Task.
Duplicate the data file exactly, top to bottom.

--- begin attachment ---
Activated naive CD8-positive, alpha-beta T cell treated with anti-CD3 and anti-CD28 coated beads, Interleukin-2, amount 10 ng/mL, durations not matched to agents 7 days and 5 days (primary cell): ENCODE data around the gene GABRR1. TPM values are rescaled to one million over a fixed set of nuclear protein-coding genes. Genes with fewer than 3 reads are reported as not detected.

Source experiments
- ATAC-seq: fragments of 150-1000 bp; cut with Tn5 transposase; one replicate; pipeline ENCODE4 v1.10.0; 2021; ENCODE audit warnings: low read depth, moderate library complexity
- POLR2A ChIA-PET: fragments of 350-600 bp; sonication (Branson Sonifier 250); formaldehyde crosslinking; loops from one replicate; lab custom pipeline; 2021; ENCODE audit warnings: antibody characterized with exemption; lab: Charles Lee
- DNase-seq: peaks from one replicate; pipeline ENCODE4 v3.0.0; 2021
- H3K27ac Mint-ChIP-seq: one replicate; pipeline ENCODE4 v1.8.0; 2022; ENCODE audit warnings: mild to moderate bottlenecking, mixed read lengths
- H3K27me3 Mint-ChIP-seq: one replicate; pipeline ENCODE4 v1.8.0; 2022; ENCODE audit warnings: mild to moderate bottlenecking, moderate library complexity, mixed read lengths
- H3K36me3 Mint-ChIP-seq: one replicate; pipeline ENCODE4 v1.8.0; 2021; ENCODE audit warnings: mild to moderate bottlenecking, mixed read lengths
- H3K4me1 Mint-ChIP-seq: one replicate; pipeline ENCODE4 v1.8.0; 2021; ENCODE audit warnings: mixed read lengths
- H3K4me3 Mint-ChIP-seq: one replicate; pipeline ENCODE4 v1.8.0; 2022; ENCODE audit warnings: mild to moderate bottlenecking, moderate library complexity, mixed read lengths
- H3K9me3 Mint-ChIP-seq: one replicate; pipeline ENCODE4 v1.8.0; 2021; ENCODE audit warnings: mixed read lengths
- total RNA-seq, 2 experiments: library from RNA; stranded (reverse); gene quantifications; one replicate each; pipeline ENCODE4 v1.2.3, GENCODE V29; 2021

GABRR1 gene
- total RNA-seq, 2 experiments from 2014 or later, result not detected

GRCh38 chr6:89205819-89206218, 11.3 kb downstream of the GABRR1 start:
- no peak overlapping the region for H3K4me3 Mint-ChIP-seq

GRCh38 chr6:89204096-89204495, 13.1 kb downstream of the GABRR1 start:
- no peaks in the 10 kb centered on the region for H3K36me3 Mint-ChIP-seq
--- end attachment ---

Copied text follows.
Activated naive CD8-positive, alpha-beta T cell treated with anti-CD3 and anti-CD28 coated beads, Interleukin-2, amount 10 ng/mL, durations not matched to agents 7 days and 5 days (primary cell): ENCODE data around the gene GABRR1. TPM values are rescaled to one million over a fixed set of nuclear protein-coding genes. Genes with fewer than 3 reads are reported as not detected.

Source experiments
- ATAC-seq: fragments of 150-1000 bp; cut with Tn5 transposase; one replicate; pipeline ENCODE4 v1.10.0; 2021; ENCODE audit warnings: low read depth, moderate library complexity
- POLR2A ChIA-PET: fragments of 350-600 bp; sonication (Branson Sonifier 250); formaldehyde crosslinking; loops from one replicate; lab custom pipeline; 2021; ENCODE audit warnings: antibody characterized with exemption; lab: Charles Lee
- DNase-seq: peaks from one replicate; pipeline ENCODE4 v3.0.0; 2021
- H3K27ac Mint-ChIP-seq: one replicate; pipeline ENCODE4 v1.8.0; 2022; ENCODE audit warnings: mild to moderate bottlenecking, mixed read lengths
- H3K27me3 Mint-ChIP-seq: one replicate; pipeline ENCODE4 v1.8.0; 2022; ENCODE audit warnings: mild to moderate bottlenecking, moderate library complexity, mixed read lengths
- H3K36me3 Mint-ChIP-seq: one replicate; pipeline ENCODE4 v1.8.0; 2021; ENCODE audit warnings: mild to moderate bottlenecking, mixed read lengths
- H3K4me1 Mint-ChIP-seq: one replicate; pipeline ENCODE4 v1.8.0; 2021; ENCODE audit warnings: mixed read lengths
- H3K4me3 Mint-ChIP-seq: one replicate; pipeline ENCODE4 v1.8.0; 2022; ENCODE audit warnings: mild to moderate bottlenecking, moderate library complexity, mixed read lengths
- H3K9me3 Mint-ChIP-seq: one replicate; pipeline ENCODE4 v1.8.0; 2021; ENCODE audit warnings: mixed read lengths
- total RNA-seq, 2 experiments: library from RNA; stranded (reverse); gene quantifications; one replicate each; pipeline ENCODE4 v1.2.3, GENCODE V29; 2021

GABRR1 gene
- total RNA-seq, 2 experiments from 2014 or later, result not detected

GRCh38 chr6:89205819-89206218, 11.3 kb downstream of the GABRR1 start:
- no peak overlapping the region for H3K4me3 Mint-ChIP-seq

GRCh38 chr6:89204096-89204495, 13.1 kb downstream of the GABRR1 start:
- no peaks in the 10 kb centered on the region for H3K36me3 Mint-ChIP-seq